Bouché, "Activities of the Department of Justice," in full - Washington DC
The New Deal is responsible for a magnificent array of artworks that embellish the Department of Justice building. The Treasury Section of Fine Arts commissioned artists to create 68 murals between 1936 and 1941 for $68,000, or one percent of the building cost. The building’s murals depict scenes of daily life from American history and allegories on the role of justice in American society.
Louis Bouché painted a large oil on canvas mural, “Activities of the Department of Justice” in 1937. This is the only artwork at the Department of Justice paid for by the Treasury Relief Art Project (TRAP) rather than the Section of Fine Arts. The mural is a kind of triptych centered on a rounded corner doorway.
On the left are “Peaceful Activities of the Department of Justice draws on representations of economics, technology, and the law to show the Department’s positive influence on contemporary American life. The panel’s vignettes refer to laws established during the late 1800s and early 1900s: the Radio Act (1927), the Safety Appliance Act (1893), the National Banking Act (1864), the Pure Food and Drug Act (1906), and the Meat Inspection Act (1906).”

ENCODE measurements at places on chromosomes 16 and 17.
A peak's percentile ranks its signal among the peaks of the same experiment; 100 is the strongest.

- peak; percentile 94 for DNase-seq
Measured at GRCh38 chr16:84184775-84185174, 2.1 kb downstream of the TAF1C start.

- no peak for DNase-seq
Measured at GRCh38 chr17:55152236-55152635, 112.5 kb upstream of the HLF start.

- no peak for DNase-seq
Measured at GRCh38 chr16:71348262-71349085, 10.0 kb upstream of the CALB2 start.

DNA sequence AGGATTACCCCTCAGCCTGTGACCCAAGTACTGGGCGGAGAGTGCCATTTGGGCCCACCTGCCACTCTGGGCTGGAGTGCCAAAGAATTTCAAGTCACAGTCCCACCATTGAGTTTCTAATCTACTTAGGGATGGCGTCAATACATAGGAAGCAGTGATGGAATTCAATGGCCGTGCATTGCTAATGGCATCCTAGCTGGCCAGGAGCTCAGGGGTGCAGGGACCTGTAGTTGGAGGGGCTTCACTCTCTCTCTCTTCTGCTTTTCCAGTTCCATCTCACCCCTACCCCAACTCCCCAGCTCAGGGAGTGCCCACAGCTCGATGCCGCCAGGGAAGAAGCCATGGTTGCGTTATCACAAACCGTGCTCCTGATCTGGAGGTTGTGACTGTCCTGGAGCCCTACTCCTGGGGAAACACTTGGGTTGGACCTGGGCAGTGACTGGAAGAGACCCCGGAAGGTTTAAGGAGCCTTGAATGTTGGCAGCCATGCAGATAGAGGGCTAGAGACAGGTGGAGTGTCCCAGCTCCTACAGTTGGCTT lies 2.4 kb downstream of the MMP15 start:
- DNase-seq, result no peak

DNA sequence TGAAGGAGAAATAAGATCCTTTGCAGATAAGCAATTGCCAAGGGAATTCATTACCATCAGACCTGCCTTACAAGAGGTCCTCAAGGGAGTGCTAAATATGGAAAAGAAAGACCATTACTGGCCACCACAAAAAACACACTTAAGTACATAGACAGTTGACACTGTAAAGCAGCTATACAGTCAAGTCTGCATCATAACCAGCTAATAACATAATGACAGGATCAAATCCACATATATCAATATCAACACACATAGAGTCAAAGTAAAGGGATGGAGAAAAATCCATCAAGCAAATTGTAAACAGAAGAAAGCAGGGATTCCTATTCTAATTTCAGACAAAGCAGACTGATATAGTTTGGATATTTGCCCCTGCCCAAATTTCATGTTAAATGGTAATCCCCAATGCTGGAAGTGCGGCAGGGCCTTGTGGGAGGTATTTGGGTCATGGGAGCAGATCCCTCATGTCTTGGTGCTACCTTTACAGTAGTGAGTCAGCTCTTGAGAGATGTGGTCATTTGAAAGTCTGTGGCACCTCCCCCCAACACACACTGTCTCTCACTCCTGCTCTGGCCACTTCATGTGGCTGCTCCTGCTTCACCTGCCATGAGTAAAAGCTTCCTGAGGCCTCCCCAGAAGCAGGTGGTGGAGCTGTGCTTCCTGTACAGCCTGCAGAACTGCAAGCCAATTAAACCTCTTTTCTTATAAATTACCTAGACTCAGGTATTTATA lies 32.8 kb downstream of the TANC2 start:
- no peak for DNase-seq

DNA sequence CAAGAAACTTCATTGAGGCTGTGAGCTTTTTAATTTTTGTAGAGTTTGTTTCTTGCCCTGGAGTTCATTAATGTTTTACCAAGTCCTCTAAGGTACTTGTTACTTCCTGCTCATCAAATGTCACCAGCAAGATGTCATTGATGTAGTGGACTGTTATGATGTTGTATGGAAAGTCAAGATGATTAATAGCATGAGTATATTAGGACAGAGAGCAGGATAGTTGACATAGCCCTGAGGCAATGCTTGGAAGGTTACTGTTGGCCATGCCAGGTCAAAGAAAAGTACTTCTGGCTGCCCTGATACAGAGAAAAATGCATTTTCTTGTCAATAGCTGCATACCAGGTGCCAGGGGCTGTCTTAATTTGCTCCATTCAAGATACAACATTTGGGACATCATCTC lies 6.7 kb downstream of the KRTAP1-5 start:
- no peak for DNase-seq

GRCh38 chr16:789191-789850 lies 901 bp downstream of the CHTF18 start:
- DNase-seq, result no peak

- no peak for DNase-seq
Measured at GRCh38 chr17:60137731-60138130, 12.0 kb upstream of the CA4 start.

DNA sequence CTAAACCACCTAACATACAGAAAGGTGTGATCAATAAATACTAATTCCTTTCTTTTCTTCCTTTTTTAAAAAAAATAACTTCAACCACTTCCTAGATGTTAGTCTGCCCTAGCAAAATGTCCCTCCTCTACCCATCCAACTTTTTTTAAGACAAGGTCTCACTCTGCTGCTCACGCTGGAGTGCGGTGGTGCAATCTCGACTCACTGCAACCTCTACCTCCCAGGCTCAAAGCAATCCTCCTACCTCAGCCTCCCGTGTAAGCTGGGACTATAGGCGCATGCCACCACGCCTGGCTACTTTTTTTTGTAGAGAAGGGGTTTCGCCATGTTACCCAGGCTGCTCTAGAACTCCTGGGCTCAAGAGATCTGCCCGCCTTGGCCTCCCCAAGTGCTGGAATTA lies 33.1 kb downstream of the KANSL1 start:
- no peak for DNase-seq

On the right, “In contrast, Violent Activities of the Department of Justice is comprised of scenes illustrating the need for the enforcement of justice, such as crimes on Indian reservations and racketeering.”
In the center, “Bouché paired a depiction of the peaceful arrival of an immigrant family with the arrest of a criminal. Secondary panels link the principles of law and justice with symbols of education and knowledge, further expounding on the mural series’ overall theme of establishing and maintaining a just society.” (DoJ 2009)
The Bouché mural can be found on the 5th floor of the Kennedy building.
U.S. Department of Justice, The Robert F. Kennedy Building: Celebrating Art and Architecture on the 75th Anniversary, 1934-2009, p 43.
Project originally submitted by Charles Swaney on March 14, 2014.
Additional contributions by Richard Walker.
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